By John O’Donnell and Balazs Koranyi
Germany’s finance minister conceded for the first time on Thursday that a write-off of some of Europe’s loans to Greece might be needed to get the country’s debt to a manageable level, but in the same breath ruled out such a step.
Presenting a paradox that is set to bog down last-ditch efforts to bail out Greece, Wolfgang Schaeuble said that European rules meant that writing off some loans to Greece was not doable, however desirable it might be for Athens’ finances.
The comments by Schaeuble appeared to suggest that he does not believe Greece’s financial problems can be solved within the euro zone and could weigh on negotiations as they enter a crucial phase.
“Debt sustainability is not feasible without a haircut and I think the IMF is correct in saying that,” Wolfgang Schaeuble told a conference in Frankfurt, before adding: “There cannot be a haircut because it would infringe the system of the European Union.”
Greece’s leftist government led by Prime Minister Alexis Tsipras has put debt reduction at the heart of its negotiations with the euro zone for further finance in return for reforms.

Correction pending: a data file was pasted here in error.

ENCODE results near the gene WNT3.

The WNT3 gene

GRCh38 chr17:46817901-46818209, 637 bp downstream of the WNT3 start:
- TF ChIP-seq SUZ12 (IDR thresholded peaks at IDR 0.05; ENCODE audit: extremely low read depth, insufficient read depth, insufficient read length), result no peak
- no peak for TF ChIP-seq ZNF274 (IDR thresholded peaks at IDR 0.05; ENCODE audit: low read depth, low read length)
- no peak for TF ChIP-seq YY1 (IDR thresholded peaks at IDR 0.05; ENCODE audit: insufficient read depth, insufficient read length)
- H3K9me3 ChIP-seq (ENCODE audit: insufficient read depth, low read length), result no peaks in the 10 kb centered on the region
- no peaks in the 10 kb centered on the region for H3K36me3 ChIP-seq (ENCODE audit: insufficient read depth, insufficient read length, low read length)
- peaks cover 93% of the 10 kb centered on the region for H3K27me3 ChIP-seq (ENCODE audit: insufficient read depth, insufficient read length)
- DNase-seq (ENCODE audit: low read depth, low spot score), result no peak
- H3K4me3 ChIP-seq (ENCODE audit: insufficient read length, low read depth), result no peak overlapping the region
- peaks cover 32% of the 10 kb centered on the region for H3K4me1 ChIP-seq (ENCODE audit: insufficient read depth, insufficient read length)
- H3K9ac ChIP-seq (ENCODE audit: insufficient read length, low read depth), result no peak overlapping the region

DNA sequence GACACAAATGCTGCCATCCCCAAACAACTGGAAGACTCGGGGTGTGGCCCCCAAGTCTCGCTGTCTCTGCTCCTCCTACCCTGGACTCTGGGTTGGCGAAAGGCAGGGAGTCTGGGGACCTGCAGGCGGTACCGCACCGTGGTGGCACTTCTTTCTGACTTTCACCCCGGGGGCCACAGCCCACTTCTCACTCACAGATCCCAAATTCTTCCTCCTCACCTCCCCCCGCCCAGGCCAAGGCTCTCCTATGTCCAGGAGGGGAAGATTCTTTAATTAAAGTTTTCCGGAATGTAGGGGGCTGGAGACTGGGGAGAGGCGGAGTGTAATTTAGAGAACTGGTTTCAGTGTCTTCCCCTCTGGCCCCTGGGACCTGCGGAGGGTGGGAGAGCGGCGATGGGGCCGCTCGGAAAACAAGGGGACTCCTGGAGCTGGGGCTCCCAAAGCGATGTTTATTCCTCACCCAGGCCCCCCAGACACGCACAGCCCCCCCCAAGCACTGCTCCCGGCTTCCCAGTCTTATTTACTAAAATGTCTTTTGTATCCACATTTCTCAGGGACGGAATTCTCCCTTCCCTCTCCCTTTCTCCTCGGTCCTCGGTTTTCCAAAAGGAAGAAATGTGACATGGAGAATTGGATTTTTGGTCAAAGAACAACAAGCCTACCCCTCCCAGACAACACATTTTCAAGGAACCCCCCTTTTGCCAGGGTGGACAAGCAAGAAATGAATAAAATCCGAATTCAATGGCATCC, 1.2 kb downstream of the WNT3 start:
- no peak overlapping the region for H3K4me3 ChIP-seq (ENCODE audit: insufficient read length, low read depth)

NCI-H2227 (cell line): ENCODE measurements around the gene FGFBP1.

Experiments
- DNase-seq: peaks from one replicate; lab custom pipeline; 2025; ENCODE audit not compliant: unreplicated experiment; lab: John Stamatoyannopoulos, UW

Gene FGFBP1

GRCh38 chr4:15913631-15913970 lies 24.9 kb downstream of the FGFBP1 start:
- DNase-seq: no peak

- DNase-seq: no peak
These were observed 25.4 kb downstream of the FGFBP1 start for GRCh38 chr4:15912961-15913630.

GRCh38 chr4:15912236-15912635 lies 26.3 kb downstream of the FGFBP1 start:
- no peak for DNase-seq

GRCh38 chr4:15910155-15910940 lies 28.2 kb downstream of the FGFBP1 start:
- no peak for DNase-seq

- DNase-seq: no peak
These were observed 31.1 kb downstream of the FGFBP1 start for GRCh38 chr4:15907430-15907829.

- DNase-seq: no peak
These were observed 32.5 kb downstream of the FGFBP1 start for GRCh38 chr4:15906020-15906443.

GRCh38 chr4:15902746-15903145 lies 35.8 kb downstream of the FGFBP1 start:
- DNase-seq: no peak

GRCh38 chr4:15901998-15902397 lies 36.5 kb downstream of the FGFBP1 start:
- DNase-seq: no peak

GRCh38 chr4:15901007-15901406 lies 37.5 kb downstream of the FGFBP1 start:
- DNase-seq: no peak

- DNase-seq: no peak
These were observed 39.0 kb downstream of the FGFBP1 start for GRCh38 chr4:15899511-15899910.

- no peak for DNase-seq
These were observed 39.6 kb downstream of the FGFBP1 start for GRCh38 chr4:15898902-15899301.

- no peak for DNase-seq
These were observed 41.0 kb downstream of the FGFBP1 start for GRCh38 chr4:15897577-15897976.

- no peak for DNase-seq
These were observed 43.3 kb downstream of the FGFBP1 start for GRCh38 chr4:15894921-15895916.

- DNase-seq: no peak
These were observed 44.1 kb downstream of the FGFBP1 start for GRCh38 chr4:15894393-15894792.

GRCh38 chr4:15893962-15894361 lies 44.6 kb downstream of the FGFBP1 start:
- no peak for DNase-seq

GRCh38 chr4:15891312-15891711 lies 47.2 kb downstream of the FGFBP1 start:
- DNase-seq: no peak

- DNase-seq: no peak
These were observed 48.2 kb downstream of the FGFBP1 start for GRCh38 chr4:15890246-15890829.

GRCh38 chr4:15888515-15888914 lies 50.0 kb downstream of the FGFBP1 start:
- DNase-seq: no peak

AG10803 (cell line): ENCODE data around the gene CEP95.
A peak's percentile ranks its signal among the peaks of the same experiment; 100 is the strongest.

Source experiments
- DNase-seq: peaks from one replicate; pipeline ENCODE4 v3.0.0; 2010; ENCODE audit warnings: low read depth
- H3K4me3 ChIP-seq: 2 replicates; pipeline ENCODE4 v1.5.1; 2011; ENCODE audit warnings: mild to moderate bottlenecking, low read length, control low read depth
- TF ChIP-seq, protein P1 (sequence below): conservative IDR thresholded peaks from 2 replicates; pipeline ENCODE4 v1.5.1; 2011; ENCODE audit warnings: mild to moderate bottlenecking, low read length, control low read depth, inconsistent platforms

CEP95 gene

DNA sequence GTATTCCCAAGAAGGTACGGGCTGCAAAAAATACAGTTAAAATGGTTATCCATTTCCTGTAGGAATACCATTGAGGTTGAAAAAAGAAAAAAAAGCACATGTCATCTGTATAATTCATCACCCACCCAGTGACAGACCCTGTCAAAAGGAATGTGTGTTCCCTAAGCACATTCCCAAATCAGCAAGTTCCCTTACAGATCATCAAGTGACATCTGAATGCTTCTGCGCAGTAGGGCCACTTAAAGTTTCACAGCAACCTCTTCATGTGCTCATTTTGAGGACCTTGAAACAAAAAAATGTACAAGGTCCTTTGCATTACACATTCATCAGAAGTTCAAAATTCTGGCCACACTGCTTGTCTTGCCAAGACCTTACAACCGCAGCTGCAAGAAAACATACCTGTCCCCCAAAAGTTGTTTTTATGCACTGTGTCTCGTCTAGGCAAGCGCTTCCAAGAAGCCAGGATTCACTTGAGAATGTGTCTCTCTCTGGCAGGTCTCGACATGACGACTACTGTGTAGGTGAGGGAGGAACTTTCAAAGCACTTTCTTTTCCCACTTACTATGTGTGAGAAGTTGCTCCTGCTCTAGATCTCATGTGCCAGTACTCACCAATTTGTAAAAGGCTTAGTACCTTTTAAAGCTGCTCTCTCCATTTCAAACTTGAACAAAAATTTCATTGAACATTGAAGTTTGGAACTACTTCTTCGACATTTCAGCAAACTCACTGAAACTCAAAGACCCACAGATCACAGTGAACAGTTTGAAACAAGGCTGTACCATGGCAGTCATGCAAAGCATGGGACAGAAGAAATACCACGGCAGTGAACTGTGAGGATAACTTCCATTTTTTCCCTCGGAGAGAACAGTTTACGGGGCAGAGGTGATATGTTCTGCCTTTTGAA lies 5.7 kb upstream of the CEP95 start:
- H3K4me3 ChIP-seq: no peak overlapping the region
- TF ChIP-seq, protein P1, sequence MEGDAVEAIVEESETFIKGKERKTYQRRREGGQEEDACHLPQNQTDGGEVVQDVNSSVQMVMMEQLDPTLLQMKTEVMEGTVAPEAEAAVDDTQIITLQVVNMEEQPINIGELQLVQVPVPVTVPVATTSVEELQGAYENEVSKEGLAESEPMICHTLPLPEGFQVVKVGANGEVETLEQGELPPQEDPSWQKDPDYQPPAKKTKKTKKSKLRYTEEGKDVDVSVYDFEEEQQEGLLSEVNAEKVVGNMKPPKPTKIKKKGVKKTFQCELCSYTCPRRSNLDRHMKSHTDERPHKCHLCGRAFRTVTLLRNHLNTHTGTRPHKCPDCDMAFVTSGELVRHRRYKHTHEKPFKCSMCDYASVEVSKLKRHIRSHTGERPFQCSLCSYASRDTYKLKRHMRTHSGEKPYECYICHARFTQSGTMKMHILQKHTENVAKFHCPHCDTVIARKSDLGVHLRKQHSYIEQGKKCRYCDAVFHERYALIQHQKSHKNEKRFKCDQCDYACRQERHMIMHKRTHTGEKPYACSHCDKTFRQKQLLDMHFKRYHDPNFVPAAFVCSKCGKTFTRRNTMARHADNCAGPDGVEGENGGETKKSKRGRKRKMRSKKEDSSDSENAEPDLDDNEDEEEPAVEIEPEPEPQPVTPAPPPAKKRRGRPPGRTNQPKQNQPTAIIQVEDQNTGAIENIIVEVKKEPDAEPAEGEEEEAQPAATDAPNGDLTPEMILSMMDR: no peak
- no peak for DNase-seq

But it faces stiff resistance not only from Germany but other countries who have stuck to the medicine of ‘austerity’ or spending cuts to heal their public finances.
Speaking at a conference held by the Bundesbank, whose president had earlier said that Greece’s cash-strapped lenders should not get any extra central bank support, Schaeuble delivered a similarly tough message.
He said that a reprofiling of debt was another possibility “if you cannot do a haircut” but scope to do so was limited after an earlier big restructuring of Greece’s debt mountain.
“I think the leeway we have … is very low,” he said, adding that he was ‘sceptical’ that much could be done.
Euro zone finance ministers gather in Brussels on Saturday in an effort to reach a deal with Athens.